Medical profession takes closer look at how money issues affect patients

Family practitioner Mark Ebell was 28 when he moved down from a prosperous part of Michigan to practice family medicine at a community health center in the tiny Georgia town of Colbert.

Although many of the conditions he treated were much the same in the two states, his patients in rural Georgia lived vastly different lives from those he cared for at the University of Michigan Medical Center.

“All of a sudden I went from a mostly insured population to a mostly uninsured or Medicaid population,” recalls Ebell, “so it was a real learning experience for me to have to think, ‘OK, I can’t use those expensive drugs anymore.’ ”

Ebell’s medical education had emphasized the scientific aspects of medicine: the electrophysiology of the heart, the biochemistry of elevated cholesterol, the battle between virus and host cells in HIV/AIDS.

When it came to clinical training, he and his classmates had learned how to take histories and perform physical exams. The economic realities of patients’ lives rarely came up, and medical students did not focus on how much their patients would be charged for diagnostic tests, surgical procedures or medicines.

In Georgia, he was suddenly dealing with a lot of poor patients, and their economic circumstances had to be taken into account. It was a kind of culture shock.

Ifeadi with patient
Dr. Ngozi Ifeadi, an internal medicine resident at Athens Regional Medical Center, reviews medication history with a patient.

That was 30 years ago.

Today, most medical schools and residency programs say they are training future doctors to think about costs as well as medical indications when they consider what to recommend to patients.

According to a 2015 survey conducted by the Association of American Medical Colleges, 144 out of 145 U.S. medical schools now require students to study the health care system and health care financing in order to graduate.

At the Augusta University/University of Georgia Medical Partnership, Ebell teaches two such courses. First-year med students study community health, and second-year students focus on health at the population level. Both modules draw on Ebell’s experience as a physician and his expertise in epidemiology, which is what he now teaches at UGA’s College of Public Health.

Doctors’ bad mental habits

The classroom lectures on how patients’ finances affect their care options may not be sinking in as hoped.

Ruth Lewit is a fourth-year student at the AU/UGA medical campus in Athens. She studied cost and insurance issues two years ago, but says those topics did not really hit home with her until she did a clinical rotation in a local private practice last year.

“They can teach us as much as they want the second year,” said Lewit, “but until you actually see it in action, so much of that doesn’t even make sense to you.”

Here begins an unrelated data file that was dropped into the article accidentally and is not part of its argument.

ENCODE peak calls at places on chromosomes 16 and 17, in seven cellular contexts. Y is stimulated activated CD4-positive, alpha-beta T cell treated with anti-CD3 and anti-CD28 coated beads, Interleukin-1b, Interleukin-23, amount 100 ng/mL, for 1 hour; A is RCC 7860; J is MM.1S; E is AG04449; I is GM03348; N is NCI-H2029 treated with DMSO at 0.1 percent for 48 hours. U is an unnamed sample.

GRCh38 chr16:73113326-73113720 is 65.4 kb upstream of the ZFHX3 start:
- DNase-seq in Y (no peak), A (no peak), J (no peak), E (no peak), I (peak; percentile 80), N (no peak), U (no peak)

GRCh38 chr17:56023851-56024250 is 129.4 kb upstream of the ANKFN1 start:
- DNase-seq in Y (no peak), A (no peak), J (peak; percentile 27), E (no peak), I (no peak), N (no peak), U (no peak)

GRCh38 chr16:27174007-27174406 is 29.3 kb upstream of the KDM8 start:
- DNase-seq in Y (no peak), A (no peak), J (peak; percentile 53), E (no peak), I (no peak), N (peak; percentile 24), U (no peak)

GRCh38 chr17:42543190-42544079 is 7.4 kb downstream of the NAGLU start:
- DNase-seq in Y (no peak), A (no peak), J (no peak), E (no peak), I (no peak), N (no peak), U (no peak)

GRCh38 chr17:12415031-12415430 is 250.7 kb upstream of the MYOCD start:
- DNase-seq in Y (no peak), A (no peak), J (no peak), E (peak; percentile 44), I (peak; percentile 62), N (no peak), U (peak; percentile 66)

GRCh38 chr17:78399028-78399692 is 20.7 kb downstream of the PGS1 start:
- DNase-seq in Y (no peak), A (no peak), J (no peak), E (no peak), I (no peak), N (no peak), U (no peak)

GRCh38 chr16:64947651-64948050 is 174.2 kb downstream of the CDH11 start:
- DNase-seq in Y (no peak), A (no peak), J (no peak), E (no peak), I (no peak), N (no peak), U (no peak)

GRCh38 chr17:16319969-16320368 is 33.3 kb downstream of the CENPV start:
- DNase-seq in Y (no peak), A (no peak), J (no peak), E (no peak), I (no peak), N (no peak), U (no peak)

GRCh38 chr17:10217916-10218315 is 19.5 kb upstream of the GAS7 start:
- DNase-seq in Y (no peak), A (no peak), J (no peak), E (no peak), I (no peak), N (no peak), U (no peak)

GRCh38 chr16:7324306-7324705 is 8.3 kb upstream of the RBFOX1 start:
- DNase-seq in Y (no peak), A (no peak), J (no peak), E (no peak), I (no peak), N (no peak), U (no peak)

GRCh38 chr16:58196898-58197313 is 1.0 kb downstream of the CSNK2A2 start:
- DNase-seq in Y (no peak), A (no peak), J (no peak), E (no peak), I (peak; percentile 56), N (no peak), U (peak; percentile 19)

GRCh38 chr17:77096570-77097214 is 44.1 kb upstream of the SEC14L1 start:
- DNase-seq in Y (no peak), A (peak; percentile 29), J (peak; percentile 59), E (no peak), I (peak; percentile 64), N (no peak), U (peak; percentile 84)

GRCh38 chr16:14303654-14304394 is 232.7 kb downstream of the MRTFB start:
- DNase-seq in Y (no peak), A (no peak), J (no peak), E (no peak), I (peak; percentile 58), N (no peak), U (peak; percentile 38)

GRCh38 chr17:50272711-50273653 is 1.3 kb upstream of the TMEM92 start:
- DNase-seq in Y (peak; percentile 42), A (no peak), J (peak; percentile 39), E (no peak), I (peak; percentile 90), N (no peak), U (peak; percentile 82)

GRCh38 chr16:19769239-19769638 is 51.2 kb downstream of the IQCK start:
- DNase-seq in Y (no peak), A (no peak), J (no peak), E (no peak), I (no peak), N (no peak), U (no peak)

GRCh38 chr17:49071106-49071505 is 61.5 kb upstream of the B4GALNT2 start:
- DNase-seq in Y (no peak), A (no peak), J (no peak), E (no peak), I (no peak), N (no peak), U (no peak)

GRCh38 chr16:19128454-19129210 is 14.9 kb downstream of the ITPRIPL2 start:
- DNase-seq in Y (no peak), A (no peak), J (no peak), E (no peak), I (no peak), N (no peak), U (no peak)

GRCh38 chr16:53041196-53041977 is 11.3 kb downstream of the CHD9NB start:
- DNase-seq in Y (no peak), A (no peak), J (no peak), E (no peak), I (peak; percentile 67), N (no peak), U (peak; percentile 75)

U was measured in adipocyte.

She says the lessons about health care costs and insurance might be more effective if they were moved to the third or fourth year of med school, when students spend more of their time dealing with actual patients. “It’s easier to conceptualize it once you’re in the clinical setting,” Lewit said.

Unfortunately, many of the clinicians that medical students work with during their rotations may not be setting the best example when it comes to prescribing affordable treatments or medications.

The conventional wisdom is that many doctors are clueless about how much a test, a treatment or a procedure will cost. That’s largely true, Ebell says, because lots of doctors never see the bills and reimbursement transactions that are processed by their office staffs.

“A big problem is that physicians don’t know the cost of what they’re prescribing,” Ebell said. “A lot of the new drugs that are out there for diabetes are $300 to $600 per month, and they often are shocked when they hear that.”

There’s another, psychological reason why doctors aren’t attuned to cost, says internist James Pippim, co-director of a new internal medicine residency program at Athens Regional Medical Center.

All medical students spend some of their early clinical training in an emergency room, where the law requires that all patients receive the treatment needed to stabilize them, regardless of their ability to pay. Future doctors develop what Pippim calls a “treat first” mentality.

That well-meaning mindset often carries over into non-emergency, routine care settings, where it’s often not practical. “Most places offer services first and then figure out the way to get paid,” Pippim said.

Just as physicians can’t assume an insurer will pay, they cannot assume that the prescription they wrote will actually be filled.

Pippim and the residents he supervises see this reality all the time:

“It’s only on repeat visits that patients say to us, ‘Oh, I never filled that prescription.’

‘Why?’

‘Because I couldn’t afford it, because I had to choose between feeding my children and buying my medication.’ ”

With large companies seeking to merge and benefits changing all the time, the field of insurance can be bewildering. It’s hard for anyone to know all the intricacies of coverage and what they mean for an individual’s treatment. Pippim admits that he and his experienced colleagues are learning alongside their residents.

Unless there is a way to guarantee affordable, high-quality care for all patients, training medical students and residents to talk with patients about money as well as their health is a necessary piece of the puzzle.

“I think that the more emphasis that is placed on primary care needs and primary care physicians,” said Pippim, “the more people we’re likely to reach and the less expensive health care will become overall.”

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